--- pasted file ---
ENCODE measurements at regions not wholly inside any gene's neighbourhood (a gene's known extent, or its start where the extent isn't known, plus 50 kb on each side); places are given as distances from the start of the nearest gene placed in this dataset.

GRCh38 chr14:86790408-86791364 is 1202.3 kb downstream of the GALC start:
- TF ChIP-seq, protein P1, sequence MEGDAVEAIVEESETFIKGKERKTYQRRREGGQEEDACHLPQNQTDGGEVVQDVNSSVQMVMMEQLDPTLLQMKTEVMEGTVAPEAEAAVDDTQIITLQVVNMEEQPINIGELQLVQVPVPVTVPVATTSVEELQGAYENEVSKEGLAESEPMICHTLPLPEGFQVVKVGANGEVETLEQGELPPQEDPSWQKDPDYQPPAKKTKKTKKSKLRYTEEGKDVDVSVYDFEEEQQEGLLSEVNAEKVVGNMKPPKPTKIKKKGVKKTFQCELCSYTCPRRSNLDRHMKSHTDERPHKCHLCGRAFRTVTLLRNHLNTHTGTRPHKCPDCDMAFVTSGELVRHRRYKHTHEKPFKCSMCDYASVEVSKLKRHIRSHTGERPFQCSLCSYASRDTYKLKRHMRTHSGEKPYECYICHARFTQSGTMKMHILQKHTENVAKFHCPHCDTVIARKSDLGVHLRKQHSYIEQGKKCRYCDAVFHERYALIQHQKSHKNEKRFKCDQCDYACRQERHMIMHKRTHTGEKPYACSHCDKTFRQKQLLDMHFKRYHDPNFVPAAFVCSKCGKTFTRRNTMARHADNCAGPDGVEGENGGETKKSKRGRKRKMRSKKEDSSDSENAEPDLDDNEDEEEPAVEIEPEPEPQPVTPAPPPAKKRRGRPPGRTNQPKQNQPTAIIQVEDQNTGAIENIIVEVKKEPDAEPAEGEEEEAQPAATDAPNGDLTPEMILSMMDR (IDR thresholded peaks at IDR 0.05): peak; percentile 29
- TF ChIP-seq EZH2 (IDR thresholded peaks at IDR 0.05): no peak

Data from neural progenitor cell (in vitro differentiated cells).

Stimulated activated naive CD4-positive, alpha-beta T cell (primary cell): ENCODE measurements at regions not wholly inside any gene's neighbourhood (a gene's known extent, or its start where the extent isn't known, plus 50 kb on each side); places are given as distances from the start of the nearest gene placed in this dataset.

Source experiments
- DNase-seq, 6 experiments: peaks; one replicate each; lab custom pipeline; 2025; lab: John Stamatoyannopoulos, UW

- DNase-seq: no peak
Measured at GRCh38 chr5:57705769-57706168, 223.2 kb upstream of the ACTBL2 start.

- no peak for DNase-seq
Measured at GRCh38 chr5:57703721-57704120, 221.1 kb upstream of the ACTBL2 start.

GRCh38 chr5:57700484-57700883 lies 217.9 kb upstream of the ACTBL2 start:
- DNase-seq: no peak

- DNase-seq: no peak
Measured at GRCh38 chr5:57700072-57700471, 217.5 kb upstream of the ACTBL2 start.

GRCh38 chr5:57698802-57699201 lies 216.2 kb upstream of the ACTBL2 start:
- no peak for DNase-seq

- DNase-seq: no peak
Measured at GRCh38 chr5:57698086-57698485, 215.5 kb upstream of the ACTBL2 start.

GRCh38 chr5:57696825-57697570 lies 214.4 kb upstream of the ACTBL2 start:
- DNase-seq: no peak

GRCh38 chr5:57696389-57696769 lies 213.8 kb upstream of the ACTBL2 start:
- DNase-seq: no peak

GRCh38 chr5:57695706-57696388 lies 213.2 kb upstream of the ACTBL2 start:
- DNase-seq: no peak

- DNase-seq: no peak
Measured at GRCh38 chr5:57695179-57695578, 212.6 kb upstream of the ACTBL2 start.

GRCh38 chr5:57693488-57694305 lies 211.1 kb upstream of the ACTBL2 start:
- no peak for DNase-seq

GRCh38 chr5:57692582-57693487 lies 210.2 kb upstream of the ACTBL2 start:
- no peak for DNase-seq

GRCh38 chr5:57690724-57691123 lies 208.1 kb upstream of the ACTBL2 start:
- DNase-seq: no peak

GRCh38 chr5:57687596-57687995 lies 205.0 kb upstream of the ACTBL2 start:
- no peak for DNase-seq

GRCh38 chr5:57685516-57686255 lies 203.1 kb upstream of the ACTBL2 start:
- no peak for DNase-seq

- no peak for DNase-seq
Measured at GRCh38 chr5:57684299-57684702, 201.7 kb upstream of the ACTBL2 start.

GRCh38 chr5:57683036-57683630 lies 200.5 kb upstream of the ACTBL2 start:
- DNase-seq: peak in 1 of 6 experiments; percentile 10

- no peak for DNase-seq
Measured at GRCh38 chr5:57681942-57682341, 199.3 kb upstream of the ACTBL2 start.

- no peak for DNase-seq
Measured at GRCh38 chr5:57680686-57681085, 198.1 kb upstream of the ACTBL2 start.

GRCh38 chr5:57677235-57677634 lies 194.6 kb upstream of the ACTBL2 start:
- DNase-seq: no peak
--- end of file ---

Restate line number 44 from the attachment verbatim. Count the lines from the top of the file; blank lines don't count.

Measured at GRCh38 chr5:57681942-57682341, 199.3 kb upstream of the ACTBL2 start.